The other day, I met a woman on the street in Atlanta. She and her colleague were carrying boxes of hot Krispie Kreme dougnuts. [Side tangent, I love Krispie Kreme doughnuts.] The woman was dressed like she was going to work. I started up a conversation with her by asking, “Are you taking those to co-workers?” She responded that she was taking them to a potential client. She hoped the dougnuts would help develop goodwill with her contacts.

I told her that I would give her my business because I love doughnuts. She asked what I do. When I told her publishing, the woman said, “That’s a disconnect.” She explained that she offered legal services to large companies. And there is no real business opportunity for her with me. She was polite. But her interest in me was not as great as her interest in getting the new business. She was in business mode.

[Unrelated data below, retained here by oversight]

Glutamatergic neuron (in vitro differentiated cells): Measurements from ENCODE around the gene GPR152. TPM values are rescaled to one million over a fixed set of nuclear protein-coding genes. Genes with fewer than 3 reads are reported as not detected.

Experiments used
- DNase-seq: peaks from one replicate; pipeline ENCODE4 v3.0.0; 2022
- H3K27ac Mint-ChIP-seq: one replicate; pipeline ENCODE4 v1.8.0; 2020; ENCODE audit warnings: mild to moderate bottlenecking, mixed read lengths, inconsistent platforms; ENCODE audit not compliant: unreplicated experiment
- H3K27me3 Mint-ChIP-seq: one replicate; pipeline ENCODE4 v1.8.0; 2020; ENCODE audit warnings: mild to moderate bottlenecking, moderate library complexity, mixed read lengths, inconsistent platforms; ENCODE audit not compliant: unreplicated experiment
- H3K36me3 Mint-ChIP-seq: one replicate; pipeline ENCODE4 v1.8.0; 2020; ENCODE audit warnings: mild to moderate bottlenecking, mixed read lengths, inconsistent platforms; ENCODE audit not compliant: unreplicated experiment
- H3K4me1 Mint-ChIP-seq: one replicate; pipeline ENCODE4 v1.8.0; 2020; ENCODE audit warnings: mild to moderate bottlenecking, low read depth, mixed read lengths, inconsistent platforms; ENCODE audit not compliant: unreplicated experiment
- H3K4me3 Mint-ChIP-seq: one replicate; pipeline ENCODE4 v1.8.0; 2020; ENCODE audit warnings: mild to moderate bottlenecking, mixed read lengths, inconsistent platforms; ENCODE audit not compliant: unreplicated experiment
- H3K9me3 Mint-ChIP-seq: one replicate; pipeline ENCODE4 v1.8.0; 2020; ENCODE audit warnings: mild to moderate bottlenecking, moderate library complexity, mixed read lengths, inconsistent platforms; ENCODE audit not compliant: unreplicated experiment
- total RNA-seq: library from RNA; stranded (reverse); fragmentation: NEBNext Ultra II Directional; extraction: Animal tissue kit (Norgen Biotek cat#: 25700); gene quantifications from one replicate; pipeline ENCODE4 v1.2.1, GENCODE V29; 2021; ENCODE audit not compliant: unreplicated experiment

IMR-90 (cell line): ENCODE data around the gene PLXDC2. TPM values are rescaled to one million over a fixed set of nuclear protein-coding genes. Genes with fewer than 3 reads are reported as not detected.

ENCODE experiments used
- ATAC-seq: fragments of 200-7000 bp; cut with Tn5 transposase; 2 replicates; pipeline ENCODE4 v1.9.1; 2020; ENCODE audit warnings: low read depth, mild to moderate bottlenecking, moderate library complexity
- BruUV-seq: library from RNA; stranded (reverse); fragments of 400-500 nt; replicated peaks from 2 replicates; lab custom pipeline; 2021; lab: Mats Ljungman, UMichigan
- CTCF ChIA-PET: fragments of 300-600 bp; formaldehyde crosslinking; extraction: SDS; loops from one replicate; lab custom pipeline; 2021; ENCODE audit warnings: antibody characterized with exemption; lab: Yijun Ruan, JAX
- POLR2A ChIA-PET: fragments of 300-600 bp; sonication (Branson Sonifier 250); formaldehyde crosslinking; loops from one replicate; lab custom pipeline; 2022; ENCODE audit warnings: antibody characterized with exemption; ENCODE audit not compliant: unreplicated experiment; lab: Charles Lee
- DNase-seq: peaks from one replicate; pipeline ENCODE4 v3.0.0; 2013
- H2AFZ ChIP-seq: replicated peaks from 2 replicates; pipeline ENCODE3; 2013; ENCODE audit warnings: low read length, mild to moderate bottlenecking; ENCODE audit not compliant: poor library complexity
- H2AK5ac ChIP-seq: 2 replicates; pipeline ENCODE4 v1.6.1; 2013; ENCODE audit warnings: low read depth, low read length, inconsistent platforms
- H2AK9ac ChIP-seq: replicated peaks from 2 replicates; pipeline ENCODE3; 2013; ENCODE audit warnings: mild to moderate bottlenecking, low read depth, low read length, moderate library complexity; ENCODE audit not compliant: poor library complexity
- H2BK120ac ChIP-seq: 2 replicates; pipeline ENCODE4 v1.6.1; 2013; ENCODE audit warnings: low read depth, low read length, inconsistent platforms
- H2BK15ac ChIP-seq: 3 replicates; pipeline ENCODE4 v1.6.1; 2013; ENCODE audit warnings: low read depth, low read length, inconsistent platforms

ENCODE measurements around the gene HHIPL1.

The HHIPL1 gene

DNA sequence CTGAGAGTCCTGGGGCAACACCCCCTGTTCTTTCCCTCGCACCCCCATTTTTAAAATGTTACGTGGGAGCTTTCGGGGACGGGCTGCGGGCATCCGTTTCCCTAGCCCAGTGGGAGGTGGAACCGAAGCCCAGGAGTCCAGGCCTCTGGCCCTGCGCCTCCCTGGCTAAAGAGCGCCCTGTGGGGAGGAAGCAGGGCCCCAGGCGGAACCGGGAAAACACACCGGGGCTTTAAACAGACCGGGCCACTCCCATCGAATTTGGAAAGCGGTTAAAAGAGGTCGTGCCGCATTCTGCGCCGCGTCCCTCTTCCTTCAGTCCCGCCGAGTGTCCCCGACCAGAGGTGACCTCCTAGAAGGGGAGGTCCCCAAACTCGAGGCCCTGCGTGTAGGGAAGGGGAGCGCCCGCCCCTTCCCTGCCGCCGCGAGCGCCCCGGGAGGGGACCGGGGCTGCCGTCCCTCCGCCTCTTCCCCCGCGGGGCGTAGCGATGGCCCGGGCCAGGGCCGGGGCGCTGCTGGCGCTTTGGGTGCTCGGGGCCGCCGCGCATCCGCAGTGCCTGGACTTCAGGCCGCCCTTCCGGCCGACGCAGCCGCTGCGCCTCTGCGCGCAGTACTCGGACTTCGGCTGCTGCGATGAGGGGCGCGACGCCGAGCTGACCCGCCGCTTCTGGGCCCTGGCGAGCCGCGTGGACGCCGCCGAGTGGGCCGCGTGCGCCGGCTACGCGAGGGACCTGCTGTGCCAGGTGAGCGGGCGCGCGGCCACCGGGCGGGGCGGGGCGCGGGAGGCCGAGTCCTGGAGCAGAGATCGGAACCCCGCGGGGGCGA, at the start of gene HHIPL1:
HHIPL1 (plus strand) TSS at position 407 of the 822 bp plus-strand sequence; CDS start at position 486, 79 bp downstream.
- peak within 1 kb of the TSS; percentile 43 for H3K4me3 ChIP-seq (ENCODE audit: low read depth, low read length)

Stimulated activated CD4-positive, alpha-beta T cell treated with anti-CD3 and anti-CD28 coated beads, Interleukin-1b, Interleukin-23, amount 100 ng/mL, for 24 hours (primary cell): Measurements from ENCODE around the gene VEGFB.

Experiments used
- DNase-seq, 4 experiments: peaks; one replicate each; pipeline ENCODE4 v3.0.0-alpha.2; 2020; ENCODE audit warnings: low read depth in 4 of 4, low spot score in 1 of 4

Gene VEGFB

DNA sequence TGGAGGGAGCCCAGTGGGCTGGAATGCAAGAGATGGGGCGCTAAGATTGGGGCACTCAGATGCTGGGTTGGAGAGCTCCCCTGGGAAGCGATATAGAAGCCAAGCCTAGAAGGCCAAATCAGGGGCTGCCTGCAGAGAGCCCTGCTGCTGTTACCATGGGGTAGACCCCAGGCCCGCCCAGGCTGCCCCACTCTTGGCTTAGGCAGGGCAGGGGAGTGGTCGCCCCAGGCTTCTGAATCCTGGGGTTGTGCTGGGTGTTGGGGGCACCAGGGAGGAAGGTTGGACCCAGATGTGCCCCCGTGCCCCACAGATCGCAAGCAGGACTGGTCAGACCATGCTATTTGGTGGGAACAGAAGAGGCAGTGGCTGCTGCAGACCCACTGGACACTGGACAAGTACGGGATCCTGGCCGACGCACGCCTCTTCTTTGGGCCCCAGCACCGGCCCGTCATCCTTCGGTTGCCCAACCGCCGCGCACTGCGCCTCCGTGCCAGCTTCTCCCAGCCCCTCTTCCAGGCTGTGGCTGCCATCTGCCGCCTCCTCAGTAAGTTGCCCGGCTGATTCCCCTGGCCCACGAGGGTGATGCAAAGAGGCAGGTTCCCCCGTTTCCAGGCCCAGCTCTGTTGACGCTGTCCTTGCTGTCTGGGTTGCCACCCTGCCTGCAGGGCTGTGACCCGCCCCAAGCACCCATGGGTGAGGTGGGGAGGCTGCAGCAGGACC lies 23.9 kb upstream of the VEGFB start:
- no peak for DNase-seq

It is interesting how we could connect over something as simple as doughnuts. But when her higher priority (business) did not mesh with me, she was quick to move on to her target. We tend to have connect and disconnect points with others all the time. Identifying connection points is a critical thing for Christians who want to engage the culture around them.

While people are connected, there is a sense of oneness. Walls come down and people can openly share. But once a disconnect occurs, people tend to lose interest and walls go back up.

In order to be perceived as relevant, Christians must discover connect points and use them to engage the culture. Are you connected?

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